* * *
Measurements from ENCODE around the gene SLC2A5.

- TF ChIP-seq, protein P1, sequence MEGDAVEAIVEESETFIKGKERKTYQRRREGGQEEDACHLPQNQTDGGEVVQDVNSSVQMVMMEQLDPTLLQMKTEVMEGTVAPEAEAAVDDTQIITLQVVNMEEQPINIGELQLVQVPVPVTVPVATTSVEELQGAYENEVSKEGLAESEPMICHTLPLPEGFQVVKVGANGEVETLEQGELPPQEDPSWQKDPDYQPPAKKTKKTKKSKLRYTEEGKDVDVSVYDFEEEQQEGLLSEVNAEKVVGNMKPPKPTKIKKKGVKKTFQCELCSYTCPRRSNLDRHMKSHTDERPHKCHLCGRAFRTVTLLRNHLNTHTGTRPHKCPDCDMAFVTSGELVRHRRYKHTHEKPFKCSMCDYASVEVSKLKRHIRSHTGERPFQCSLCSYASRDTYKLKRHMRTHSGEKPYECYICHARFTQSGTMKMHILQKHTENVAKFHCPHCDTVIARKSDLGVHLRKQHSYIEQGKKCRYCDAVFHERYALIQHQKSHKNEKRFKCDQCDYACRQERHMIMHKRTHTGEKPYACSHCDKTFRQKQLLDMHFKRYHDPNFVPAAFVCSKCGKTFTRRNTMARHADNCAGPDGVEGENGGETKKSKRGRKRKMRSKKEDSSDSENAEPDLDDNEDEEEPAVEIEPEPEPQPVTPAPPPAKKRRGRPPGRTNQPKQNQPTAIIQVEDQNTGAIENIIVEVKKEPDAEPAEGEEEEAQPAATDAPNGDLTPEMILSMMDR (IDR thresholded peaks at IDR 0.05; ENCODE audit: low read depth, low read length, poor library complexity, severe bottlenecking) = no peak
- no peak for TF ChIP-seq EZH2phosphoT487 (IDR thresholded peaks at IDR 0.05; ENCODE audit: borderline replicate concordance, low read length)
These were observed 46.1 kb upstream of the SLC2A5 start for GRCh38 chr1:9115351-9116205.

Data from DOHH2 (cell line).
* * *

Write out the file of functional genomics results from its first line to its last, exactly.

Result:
Measurements from ENCODE around the gene SLC2A5.

- TF ChIP-seq, protein P1, sequence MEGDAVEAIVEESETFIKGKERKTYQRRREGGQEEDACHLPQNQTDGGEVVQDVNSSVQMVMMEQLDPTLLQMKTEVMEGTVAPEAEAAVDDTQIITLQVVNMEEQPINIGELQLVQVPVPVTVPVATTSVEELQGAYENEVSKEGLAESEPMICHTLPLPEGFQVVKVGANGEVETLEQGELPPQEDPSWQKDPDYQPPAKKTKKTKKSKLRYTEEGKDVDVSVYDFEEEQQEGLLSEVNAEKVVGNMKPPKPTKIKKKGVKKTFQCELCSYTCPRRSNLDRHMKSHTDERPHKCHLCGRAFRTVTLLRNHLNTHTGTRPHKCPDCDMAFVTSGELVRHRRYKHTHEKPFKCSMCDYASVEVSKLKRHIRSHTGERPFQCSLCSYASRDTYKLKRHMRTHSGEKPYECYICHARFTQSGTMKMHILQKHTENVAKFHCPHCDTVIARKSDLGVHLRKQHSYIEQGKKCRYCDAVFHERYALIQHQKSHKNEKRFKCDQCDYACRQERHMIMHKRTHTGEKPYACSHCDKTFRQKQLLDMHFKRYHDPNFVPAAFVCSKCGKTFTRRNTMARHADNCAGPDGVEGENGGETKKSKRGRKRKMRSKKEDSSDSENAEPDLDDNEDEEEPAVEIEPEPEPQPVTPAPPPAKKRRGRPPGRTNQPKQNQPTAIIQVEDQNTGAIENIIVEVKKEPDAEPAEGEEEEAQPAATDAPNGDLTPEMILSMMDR (IDR thresholded peaks at IDR 0.05; ENCODE audit: low read depth, low read length, poor library complexity, severe bottlenecking) = no peak
- no peak for TF ChIP-seq EZH2phosphoT487 (IDR thresholded peaks at IDR 0.05; ENCODE audit: borderline replicate concordance, low read length)
These were observed 46.1 kb upstream of the SLC2A5 start for GRCh38 chr1:9115351-9116205.

Data from DOHH2 (cell line).